Literary Review

Water spilling on every side

Perumal Murugan  

With the launch of Kozhayin Paadalkal (Songs of a Coward ), a collection of 200 poems, in New Delhi on August 22, Perumal Murugan has allowed himself to be resurrected as a writer. In the book’s preface, he talks of poetry as the potion that can bring the dead to life.

I am familiar with dryland farming. I can graze cattle. I have some experience in running a soda shop. I have done a bit of journalism too. I’ve been a full-time college teacher for 20 years now. Even so, writing remains my only vocation. I discovered a passion for writing when I was still quite young. It is a companion with whom I can share myself; it has helped me look at myself from a distance. Through my writing, I’ve savoured the joys of travelling back and forth in time. Like a cuckoo bird in summer I’ve been able to align my voice with the present by singing through the day and the night. There has never been a time when I was not active as a writer.

There were periods when I abstained from writing due to the exigencies of survival. Even then, thoughts would always gallop through my mind. I might or might not have had the ability to control the trajectory of my thoughts, but I’ve never actively wanted to control it. There was plenty that kept running, and then ran away forever. There were also ideas that had apparently got away but, in truth, lay buried in the depths of my mind, only to rise later. For me, writing is a habit of mind. And in writing, poetry is my ideal form. Poetry is closest to my heart. Rightly or wrongly, I have chosen poetry as the outlet for immediate feelings and emotions.

Poetry is my vehicle for recovery from any setback. I can ride through any crisis by clutching at the tail of a single word that might occur to me. At times, without my realising it, my habit of talking to myself would occasionally spill over into my lips also moving. It has frequently landed me in trouble with the outside world. Many are the lone words that were never put down on paper, and many the phrases into which they were often expanded. Although I am not savvy enough to embrace and safeguard all that comes to life in this manner, I consider this habit a great boon.

The moment I felt that boon to be a curse, I strangled the throat of that habit. I said to myself: This is the end, it’s over; let me lay it in the grave, ritually pour some milk on it to appease the departed and move on to the next task. But I found that I couldn’t function anymore. I felt like a walking corpse. But what could I do? I had strangled my gift. I had thought that the grief of that loss would be covered up with mud in a few days, but that did not happen. My strangling hand wasn’t quite strong enough, perhaps. After lying barely alive for a few months, my mental habit pushed back up through the mud, rose with a loud wail, and came back to me. Like in a wellspring that kept filling up even as the water was bailed out constantly, there was water spilling over on every side.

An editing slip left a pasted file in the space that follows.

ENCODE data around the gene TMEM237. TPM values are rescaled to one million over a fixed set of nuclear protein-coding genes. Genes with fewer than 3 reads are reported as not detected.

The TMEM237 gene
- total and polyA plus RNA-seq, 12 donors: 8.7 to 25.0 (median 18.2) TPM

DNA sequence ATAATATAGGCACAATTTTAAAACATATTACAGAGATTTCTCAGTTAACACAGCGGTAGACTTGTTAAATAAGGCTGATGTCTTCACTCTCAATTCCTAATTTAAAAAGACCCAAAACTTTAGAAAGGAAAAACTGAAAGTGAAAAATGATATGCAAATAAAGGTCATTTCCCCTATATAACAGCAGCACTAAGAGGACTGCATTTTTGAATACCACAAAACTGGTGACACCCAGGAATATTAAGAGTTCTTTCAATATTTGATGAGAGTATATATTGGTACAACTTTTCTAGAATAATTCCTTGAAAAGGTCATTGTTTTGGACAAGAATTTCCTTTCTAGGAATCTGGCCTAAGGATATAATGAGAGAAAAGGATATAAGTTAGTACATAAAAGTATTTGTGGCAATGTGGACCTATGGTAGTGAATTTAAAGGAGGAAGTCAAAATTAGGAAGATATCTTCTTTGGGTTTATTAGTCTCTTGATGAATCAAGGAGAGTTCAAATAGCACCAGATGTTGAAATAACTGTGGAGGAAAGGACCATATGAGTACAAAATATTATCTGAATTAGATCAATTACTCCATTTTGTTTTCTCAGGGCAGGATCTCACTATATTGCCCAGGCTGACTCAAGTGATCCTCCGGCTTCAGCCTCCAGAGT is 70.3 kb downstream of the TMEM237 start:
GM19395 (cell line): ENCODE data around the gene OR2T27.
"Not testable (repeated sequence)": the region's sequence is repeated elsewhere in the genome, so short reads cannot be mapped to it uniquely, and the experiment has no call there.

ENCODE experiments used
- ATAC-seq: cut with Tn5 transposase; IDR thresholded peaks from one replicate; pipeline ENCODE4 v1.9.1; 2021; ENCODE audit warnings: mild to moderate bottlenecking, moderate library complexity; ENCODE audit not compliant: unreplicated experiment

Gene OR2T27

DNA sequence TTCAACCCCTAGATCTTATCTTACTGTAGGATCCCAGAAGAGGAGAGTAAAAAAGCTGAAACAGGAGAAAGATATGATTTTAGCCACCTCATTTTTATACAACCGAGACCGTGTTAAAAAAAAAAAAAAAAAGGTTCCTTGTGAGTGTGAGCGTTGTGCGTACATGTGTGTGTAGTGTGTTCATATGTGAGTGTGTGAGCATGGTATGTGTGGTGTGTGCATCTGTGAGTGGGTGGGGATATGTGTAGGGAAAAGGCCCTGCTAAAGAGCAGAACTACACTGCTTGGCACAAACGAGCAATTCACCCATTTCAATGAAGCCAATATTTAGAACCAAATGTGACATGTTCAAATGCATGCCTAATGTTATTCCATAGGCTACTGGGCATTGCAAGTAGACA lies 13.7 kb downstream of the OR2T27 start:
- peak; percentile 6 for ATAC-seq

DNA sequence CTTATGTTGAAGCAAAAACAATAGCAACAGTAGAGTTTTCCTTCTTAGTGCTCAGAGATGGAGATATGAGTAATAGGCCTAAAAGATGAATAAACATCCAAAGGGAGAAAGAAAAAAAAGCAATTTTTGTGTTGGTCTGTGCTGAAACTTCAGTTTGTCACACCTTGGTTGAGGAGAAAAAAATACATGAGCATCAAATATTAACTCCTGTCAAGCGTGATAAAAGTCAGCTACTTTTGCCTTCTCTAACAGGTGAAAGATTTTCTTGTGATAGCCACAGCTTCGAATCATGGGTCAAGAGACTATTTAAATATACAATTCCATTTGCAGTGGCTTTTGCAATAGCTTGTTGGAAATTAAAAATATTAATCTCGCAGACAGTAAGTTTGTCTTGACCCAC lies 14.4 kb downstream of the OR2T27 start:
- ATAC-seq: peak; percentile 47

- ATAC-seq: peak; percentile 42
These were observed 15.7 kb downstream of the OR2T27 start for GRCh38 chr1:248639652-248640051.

Since I had a lot of free time, I kept putting those poems down on paper: more poems than ever before. Poetry is the great potion, the sanjeevi herb that can bring the dead to life. It was indeed poetry that restored me to life. The painter Srinivasan Natarajan was a great friend I made in the 18 months of my exile in Chennai. During this period, he wrote a novel, Vidambanam, especially for me. The day after I wrote Judgment Day, a poem in this collection, happened to be the remembrance day of the late poet Atmanaam (July 6, 2016). There was a meeting of friends at Marina Beach that evening. The poem I wrote on that occasion at Srinivasan’s request was my first poem after Judgment Day. It appears in Srinivasan’s novel. He has also created an excellent cover design for this collection. I had taught my father, who wasn’t lettered, just to sign his name. I don’t have a single photograph of my father. A lone signature has survived in my Class X attendance register. Whenever I see that signature, I feel as though I am seeing my father again. Srinivasan has recreated that signature and made wonderful use of it on the cover of this collection. I owe immense gratitude for his creative ability.

The poet Sukumaran has read and commented on these poems, as well as written the blurb on the back cover. He is like a touchstone for me, a touchstone that speaks tactfully without bruising the heart. I offer my loving thanks to him and also to Kalachuvadu Kannan, who invested special attention and care in the publication of this book.

In a sense, this is my first book. So the list of individuals I must thank is indeed very long. Dedication is the appropriate section of a book where a deeper emotion that surpasses gratitude may be expressed. I fulfil that need in myself by dedicating this book to all those who stood by me in solidarity and support during those harsh and difficult times.

Translated from Tamil by the Chennai-based N. Kalyan Raman.

Related Topics
This article is closed for comments.
Please Email the Editor

Printable version | Nov 24, 2020 4:23:59 AM |

Next Story